One of the very few things I learnt in art class is what role Jackson Pollock played in his art. Because, we were asked, what is the role of the artist, if the only thing he does is let paint drop on a canvas?
His role is to decide when the work is complete.
This is something we most often overlook in computer science: there comes a time when a project, or a feature, is complete, and any more improvements, any more work put into it is likely to decrease its value and ruin all the good work. Too often we want progress in our applications, without realizing that it's actually destroying them. Sometimes it's just better to move on and work on something else. Even if a solution is 10 years old, it doesn't mean it has to be updated because progress requires it.
Let me present a couple examples.
The Gutenberg editor in WordPress
WordPress 5 introduced the new Gutenberg editor, a project that has been rated with 2 stars out of 5 with a total of around 2000 reviews at the time of writing. It's a product that is so buggy and un-usable that it is bewildering that it made it into Core, but whatever (in 10 minutes of usage, I found 7 crucial and unreported bugs just 4 months prior to release - see my review).
Let us pause and ponder why it was introduced. Any apology of Gutenberg will say that is because the classic editor felt old. It looked so much like Office 2003, and it's 2018, they say! You see, they say, 15 years in computer science is a huge deal!
But, you see, what is the main purpose of an editor? To write. And to that it must be apt. Gutenberg shifted the focus from writing content to designing a page, effectively forcing a progress in the wrong direction. Not much has changed in writing since Office 2003 came around: we still use bold, italic, headings, text alignment and little more. Anything else requires the careful crafting of a designer and writing of some HTML, as it should be. Nothing else is needed, really, when it comes to writing. But, they say, you cannot even create a table with the classic editor! And I say, that's right, it should be possible! But that doesn't require trashing a whole editor and building a cumbersome React-y thing just so that we can have tables, does it?
But, they say, this way you don't need a designer to design your pages anymore. Of course, people must be really stupid if they have been paying web-developers/designers to put up their websites for the last 25 years, of course! So stupid of us! There, instead of hiring a professional photographer to shoot at your weeding, just give a compact camera to your uncle, since technology and progress have enabled you to do so. Because it really is just the same. When I was a kid, websites designed with Dreamweaver were looked down on, and anybody who wanted a real site should have hired a professional. Not it looks like everybody can do everything - expect that, uhm, they can't.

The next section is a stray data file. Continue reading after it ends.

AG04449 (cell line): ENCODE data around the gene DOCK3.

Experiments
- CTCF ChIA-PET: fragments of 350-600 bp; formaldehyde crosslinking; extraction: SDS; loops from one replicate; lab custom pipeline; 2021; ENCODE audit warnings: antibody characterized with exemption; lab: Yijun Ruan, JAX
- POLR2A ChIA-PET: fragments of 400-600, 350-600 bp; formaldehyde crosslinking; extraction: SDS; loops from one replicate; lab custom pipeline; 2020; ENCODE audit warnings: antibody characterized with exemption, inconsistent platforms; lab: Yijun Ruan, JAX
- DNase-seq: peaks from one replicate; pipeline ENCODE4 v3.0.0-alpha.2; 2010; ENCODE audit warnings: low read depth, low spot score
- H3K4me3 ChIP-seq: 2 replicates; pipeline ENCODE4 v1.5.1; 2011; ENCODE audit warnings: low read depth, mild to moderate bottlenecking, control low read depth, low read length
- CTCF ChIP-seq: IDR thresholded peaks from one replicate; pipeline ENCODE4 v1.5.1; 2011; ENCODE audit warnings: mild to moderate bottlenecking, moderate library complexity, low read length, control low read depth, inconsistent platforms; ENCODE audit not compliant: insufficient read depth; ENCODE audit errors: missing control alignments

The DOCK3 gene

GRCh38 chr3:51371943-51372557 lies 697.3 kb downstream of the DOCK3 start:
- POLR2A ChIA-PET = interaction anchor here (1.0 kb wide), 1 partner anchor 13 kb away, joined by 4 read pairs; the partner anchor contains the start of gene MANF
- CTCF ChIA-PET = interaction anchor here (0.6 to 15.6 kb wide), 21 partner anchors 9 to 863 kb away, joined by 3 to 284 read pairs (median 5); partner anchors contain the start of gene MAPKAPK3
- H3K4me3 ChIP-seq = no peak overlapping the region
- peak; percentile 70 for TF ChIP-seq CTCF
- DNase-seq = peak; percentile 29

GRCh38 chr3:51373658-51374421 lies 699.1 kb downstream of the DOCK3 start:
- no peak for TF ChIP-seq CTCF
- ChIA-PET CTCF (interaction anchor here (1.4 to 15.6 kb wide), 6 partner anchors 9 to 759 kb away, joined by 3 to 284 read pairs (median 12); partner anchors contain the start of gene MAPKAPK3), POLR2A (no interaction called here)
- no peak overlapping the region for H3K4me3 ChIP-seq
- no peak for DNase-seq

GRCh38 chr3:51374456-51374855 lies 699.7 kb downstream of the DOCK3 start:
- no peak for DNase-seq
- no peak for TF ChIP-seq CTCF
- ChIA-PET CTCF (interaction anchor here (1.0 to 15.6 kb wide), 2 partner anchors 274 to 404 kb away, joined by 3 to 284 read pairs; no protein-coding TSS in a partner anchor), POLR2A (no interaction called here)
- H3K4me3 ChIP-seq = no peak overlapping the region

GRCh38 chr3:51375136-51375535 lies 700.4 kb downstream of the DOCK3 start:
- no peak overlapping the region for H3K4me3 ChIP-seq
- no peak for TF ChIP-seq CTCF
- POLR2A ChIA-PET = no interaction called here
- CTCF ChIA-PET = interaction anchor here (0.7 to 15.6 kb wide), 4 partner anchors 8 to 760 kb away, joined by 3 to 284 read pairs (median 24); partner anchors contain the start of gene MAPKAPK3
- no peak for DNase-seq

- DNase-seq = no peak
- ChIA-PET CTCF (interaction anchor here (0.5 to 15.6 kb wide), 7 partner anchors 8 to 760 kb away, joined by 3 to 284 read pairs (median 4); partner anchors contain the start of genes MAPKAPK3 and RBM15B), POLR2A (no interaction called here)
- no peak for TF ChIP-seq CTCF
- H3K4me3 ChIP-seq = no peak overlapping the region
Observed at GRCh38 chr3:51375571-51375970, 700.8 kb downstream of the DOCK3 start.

Too often the right questions are not asked and carefully considered. Those are the most basic ones: do we really need this thing? How difficult is it to build it? Is it really worth it? What is the impact it will have on users/market? Does it add something really useful and needed without breaking anything else?
If some answers to these questions are not fully positive, then it's likely we are doing something just because it can be done. But the fact that it can be done doesn't mean that it should. We all know how bad Windows is getting by just feeling like they have to completely change their style every 4 years. (When not on Ubuntu,) I run Windows 7 and I don't feel any urge to jump forward, and I have got clients that ask me to install it on their brand new laptop, even if it's a 10 years old system. Maybe all that came after it was not needed?
Co-Authors Plus and guest authors
The Co-Authors Plus plugin allows WordPress posts to have more than one author. It's a useful feature. I have made significant contributions to that plugin during my internship at Automattic, so I have come to know the plugin very well.
This plugin is now almost 10 years old, and in its basic form, it allowed to add two WordPress users as authors to the same post. This is already a significantly difficult task from a technical point of view. But then, 3 years from its first release, plugin authors introduced the Guest authors feature, which allowed to create virtual user profiles for people who did not have an account on the site but had to be added as co-authors.
God, how bad that has been. Virtual user profile means that it's a not a WordPress user, so in order to add it as co-author, a bunch of horrible things need to be done. It introduced so many issues and possible bugs that even now, in 2018, we are still fixing them. At the end of the day, the database was littered with so many redundant records to make the whole thing work, and the logic of the software so more difficult, that it's doubtful that the feature was good (not to mention that there was no real uninstall routine, so all that garbage stayed there forever).
And now pause and ponder: why did we need that? What is the sense of creating virtual user profiles? Does it really add something important, given the issues and badness it gives rise to? Most importantly, what is the sense of creating a virtual user profile that is not a real user but can be added as co-author? Can't we just create a real user profile and give it the Subscriber role, aka the lowest set of permissions? What is wrong with this idea? Nothing - but you see, if we always took the right decision then we wouldn't need a fork of Co-Authors Plus that only retains the useful features, and it would be too easy.